The walk up to Cebreiro felt like broken glass, metal and pain, but the walk down from Cebreiro to Triacastela was all chocolate, marshmallows and pleasure. It’s amazing how quickly the landscape changes:
In Galicia they have very specific kilometre signs to Santiago and because of the closeness to Santiago I would assume that they are more or less on the bat:
Triacastela itself is a little town of little significance, and seems to only exist on pilgrim Euros. I popped into a supermarket in the town to buy bread and cheese and was ordered to leave my rucksack outside the shop and on the street, so I left the shop (outraged). I’ve noticed that the closer to Santiago you get the more commercial the way becomes and the less helpful people are in general; as a further example a Polish friend of mine in one village went to sit down on a bench to eat her lunch and was promptly told to get up and leave because it happened to be the property of the bar over the street. It’s also here that a lot of the Spanish pilgrim crew begin their Camino to Santiago in order to complete the minimum 100km to receive their compostela certificate – thinking it will help them in a job interview if they can prove they have walked the Camino de Santiago – and the amount of taxis in the town offering transport of rucksacks from point A to point B is unsettling.
Leaving Triacastela (the best thing about the town) you are presented with two routes:
Last year I took the left route towards the monastery village of Samos and this year I chose the same. The way begins out on a road route:
It then transforms into a gorgeous walking route which reminds one of a hobbits way in The Lord of the Rings:
Along this route though there are some very unsettling signs, which I definitely didn’t notice last year when I made this journey:
I finally reached Samos in the early afternoon. Samos is a village with a large monastery dictating the landscape and this year I planned to sleep at the monastery overnight before heading onwards to the town of Sarria in the morning:
There are plenty of restaurant and albergue options in the village but the donativo monastery albergue was something which I wanted to experience.
This albergue is located at the rear of the (Benedictine) monastery:
I handed over my pilgrim passport, got a stamp, and was then officially checked in at around 3pm.
They gave me a top bunk bed and I headed straight for the shower, after washing my socks and hanging them over the road in the area designated for this purpose. The shower was disappointingly powerless, with sporadic bursts of hot and cold water.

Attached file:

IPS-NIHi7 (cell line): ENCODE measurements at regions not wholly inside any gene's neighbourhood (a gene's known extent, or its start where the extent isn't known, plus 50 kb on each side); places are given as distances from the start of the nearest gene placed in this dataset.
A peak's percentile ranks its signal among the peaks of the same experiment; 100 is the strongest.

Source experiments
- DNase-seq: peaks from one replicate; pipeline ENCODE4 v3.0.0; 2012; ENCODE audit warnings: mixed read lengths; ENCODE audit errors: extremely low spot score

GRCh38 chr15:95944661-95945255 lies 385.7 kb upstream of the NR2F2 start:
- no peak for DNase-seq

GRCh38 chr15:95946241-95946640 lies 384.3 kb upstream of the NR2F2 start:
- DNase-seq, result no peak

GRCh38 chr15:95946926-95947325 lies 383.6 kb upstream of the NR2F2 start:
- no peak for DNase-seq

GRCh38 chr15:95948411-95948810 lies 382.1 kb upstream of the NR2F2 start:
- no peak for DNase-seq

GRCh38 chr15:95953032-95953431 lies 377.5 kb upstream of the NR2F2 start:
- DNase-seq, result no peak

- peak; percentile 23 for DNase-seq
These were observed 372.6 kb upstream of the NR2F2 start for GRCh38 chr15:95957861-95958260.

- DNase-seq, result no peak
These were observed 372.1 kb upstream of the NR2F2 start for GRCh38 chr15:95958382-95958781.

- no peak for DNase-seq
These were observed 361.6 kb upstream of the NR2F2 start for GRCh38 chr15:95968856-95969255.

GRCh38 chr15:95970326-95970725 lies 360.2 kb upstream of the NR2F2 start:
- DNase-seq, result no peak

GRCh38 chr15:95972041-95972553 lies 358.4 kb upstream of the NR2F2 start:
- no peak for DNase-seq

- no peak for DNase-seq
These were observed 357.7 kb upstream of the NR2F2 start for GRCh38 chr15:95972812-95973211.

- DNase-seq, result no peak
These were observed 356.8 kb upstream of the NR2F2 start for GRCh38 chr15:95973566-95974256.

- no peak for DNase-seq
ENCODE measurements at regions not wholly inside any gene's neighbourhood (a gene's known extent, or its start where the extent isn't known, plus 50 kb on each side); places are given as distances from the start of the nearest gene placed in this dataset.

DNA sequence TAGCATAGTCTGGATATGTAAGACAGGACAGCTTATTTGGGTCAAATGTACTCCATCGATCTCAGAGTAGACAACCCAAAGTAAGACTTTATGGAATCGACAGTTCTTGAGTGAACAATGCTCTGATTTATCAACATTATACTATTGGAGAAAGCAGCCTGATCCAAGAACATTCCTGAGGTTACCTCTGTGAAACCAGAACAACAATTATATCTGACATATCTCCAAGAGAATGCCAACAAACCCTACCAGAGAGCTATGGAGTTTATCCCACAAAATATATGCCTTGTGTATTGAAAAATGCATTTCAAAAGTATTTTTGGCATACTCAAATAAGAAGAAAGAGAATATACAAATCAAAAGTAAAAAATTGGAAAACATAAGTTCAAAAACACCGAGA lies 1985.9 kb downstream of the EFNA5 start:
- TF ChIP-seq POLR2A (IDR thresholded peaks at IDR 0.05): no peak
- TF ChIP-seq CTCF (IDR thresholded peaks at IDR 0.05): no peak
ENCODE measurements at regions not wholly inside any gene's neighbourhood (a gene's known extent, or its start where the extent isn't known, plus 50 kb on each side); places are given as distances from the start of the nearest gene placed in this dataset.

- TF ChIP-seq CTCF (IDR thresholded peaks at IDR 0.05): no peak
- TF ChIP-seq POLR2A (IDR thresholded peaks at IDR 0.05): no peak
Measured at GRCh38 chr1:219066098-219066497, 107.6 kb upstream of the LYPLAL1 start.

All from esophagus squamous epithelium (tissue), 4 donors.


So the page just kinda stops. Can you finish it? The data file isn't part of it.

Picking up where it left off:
View of reception and some of the beds as you enter:
At the time of writing this post one of the hospitalero is a helpful Japanese guy, the other being a poker-faced local Spanish guy (who turned out to be helpful and friendly too).
Be warned that the albergue is very basic and that there isn’t really all that much to do in Samos. They do run tours of the monastery, but I didn’t fancy forking out the 3 Euro when I am a pilgrim. My only source of entertainment today was noting the various forms of the scallop shell dotted around the village and this scallop shell trash bin was my favourite:
In hindsight I wouldn’t have spent the time here overnight and would have simply spent my siesta time here before heading onwards, but if you arrive later in the day then it’s a good place to rest your head for the night if you don’t fancy walking on anymore.
The dorm room holds around 40 beds (bunk bed style) and the walls are tastefully decorated with painted emblems (post photo).
I’m writing this as I lay on my upper bunk bed on Saturday evening (June 21st: the longest day of the year) and I’ll update in the morning, over a coffee and (I hope) high-speed @ connection. I’m tired and I’m looking forward to a good night’s sleep, despite the crowded nature of this albergue.
Update: I had a great night’s sleep, although apparently I was talking a lot in my sleep during the night and of course snoring. I made the walk this morning to Sarria and the great news is that there is a 3-day fiesta in the town which concludes today; I have 2 Euros left and I need to play for money.
Buenos dias! 🙂